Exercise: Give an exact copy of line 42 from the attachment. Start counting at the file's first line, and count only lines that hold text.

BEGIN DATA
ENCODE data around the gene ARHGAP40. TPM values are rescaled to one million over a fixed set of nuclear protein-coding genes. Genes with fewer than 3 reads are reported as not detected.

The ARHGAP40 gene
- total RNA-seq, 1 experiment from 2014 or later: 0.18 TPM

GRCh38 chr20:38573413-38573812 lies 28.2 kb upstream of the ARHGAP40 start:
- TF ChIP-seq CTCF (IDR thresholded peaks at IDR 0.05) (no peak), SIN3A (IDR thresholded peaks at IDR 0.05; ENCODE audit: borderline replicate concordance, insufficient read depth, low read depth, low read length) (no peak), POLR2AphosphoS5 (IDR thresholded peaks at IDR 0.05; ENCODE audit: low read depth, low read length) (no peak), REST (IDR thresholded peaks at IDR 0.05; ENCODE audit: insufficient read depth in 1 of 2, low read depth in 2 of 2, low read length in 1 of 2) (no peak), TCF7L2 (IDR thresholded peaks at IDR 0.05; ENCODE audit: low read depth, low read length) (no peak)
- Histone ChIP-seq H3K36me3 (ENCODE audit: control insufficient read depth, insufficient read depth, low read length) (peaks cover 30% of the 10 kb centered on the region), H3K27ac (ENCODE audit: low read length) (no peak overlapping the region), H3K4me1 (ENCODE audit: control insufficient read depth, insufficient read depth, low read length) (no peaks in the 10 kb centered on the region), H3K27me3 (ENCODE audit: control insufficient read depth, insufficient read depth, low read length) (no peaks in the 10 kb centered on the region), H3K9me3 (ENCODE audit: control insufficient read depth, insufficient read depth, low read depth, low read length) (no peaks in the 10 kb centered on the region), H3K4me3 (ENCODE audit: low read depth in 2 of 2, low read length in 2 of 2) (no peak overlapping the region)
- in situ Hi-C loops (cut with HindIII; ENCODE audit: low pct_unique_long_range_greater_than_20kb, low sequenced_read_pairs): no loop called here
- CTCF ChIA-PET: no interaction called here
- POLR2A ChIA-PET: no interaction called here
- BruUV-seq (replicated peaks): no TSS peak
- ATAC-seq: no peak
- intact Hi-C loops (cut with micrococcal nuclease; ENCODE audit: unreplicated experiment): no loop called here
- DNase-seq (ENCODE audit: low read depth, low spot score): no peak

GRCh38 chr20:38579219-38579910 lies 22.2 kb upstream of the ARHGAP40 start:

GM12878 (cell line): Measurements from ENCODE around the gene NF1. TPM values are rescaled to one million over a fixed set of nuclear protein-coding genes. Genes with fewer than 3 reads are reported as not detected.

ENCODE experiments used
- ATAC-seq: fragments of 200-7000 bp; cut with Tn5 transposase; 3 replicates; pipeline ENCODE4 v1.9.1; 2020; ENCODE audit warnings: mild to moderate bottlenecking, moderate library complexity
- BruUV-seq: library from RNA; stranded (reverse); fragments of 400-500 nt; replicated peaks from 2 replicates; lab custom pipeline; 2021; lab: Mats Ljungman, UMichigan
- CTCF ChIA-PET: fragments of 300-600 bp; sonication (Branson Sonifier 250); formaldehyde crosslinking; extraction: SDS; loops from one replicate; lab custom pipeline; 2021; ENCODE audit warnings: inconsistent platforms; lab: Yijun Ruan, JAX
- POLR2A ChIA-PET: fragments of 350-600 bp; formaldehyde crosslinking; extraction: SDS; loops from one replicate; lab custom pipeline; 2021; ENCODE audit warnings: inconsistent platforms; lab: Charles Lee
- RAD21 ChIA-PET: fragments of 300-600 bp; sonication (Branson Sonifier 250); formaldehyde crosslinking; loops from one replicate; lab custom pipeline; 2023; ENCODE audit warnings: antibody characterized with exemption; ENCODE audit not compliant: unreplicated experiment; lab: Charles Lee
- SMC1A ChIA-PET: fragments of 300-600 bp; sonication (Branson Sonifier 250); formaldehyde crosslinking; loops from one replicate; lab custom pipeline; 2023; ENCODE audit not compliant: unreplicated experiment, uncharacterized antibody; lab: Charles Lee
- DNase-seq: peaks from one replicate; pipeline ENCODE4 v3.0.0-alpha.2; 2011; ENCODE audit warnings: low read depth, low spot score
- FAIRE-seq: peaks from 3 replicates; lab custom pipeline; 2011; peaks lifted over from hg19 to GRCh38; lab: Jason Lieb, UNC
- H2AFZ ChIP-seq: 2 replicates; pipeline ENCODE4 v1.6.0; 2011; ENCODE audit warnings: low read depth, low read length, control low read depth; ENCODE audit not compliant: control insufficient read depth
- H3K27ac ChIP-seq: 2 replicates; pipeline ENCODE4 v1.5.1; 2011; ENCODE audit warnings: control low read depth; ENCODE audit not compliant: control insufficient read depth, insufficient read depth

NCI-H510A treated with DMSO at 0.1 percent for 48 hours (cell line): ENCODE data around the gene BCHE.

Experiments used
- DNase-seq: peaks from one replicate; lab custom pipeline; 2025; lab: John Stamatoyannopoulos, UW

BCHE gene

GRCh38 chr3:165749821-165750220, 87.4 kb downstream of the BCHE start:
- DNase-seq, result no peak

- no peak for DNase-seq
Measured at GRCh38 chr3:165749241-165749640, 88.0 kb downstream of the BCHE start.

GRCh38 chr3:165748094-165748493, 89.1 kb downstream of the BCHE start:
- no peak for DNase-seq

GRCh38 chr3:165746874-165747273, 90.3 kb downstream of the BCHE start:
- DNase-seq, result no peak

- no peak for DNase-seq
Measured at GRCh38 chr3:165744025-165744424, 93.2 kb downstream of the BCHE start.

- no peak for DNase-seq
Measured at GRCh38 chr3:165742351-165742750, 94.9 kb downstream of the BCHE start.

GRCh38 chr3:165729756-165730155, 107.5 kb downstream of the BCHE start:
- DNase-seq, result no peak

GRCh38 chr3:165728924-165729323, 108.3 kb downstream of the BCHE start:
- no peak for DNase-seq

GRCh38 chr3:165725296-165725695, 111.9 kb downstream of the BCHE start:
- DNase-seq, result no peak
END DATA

Measured at GRCh38 chr3:165742351-165742750, 94.9 kb downstream of the BCHE start.